As a nurse you KNOW the power of the mind ... because of the power of PLACEBO's!

Don't Stop Believing ... in yourself and the power of your own mind to heal yourself!

The 1st things Doctors learn is ... Heal Thyself!



Persoanl Disclosure: Because One Day ... you will be Healed! God Bless!





posted on Jul, 14 2012 @ 07:08 AM
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Starwise MS is not the end I was also diagnosed last summer, I'm single parent working full-time. There are things you can and must do to turn this around. Diet is the first thing - go raw juicing NOW and forget what your doctors tell you about diet not playing a part in it.

Take extra vitamin C and selenium - test yourself for heavy metal poisonng (do you have malagam fillings?- then have them removed by a certified professional who are trained in sanitation of the mouth) and more than anything stay positive. MS is not the end of the world believe me. It can seem like it but half the battle is learning to be stress free and live for the moment.

Check out Dr Terry Wahls story and look up her diet advice. I am convinced after changing my own diet that diet is a HUGE part of the illness. Stress is another so start meditating, do yoga and Thai chi to the best of your ability. Change your lifestyle, stop worrying about the end of the world scenario and start focusing on your own body and mind. And allow yourself the time to rest and get used to the diagnosis.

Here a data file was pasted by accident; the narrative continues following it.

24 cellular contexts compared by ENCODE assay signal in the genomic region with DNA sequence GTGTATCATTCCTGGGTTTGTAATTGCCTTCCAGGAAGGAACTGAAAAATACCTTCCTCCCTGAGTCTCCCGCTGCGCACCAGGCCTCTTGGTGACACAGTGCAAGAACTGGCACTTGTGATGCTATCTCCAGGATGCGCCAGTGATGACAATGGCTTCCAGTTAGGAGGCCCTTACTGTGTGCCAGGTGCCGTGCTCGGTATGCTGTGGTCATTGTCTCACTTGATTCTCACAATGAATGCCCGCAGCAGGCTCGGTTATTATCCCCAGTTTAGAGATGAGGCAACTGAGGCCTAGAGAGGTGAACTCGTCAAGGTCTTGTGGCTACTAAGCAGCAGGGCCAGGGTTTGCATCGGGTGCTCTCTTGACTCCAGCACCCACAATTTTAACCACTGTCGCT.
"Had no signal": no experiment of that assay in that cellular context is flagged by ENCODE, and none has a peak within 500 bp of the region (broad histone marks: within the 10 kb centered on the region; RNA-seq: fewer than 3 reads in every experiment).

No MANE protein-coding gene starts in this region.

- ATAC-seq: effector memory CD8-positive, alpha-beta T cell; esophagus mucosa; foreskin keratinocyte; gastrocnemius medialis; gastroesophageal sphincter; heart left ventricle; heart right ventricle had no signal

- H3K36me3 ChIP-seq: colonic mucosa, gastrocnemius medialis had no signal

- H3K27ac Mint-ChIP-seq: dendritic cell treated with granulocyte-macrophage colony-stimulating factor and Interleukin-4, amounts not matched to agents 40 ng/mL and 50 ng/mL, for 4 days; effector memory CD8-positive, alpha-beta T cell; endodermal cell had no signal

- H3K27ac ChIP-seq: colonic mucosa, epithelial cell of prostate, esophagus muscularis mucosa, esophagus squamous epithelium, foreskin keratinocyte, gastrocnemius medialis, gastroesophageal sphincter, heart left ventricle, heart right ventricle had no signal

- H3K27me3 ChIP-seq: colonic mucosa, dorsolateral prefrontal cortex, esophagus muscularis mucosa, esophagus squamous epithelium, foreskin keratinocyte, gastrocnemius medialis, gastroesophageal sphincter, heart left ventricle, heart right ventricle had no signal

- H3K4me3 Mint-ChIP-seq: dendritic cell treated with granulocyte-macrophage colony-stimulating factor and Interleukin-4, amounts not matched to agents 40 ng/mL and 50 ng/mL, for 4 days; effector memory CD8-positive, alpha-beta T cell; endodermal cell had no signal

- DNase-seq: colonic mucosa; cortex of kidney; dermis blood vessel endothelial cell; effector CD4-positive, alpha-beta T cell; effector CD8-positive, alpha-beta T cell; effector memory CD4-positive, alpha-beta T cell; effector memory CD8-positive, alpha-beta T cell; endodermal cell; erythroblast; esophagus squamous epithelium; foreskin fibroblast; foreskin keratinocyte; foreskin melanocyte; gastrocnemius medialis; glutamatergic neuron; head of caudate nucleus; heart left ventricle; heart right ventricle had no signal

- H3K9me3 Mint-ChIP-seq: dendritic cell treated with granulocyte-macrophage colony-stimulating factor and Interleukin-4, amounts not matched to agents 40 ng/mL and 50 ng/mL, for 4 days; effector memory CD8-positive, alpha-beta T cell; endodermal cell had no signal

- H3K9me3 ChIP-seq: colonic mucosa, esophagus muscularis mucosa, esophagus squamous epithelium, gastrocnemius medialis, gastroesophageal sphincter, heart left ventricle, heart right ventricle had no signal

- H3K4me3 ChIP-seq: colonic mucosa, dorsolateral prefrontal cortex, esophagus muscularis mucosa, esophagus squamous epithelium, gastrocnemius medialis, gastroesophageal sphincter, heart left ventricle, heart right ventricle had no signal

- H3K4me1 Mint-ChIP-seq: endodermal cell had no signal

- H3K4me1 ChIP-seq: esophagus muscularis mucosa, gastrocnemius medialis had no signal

I am here when ever you need someone to talk this over with... just U2U me. Because support from someone who understands is important. Just being able to talk about the little things of the illness with someone who actually care to listen and understand.


Much love and energy

edit on 14/7/2012 by IAmD1 because: (no reason given)



posted on Jul, 14 2012 @ 07:17 AM
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situations like this really do draw out the best in humanity. thank god for the people populating this thread being part of humanity. it's people like you that give me a glimmer of hope for the future. blessings to all of you



posted on Jul, 14 2012 @ 07:32 AM
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Starwise .. you aren't alone ...


Originally posted by Starwise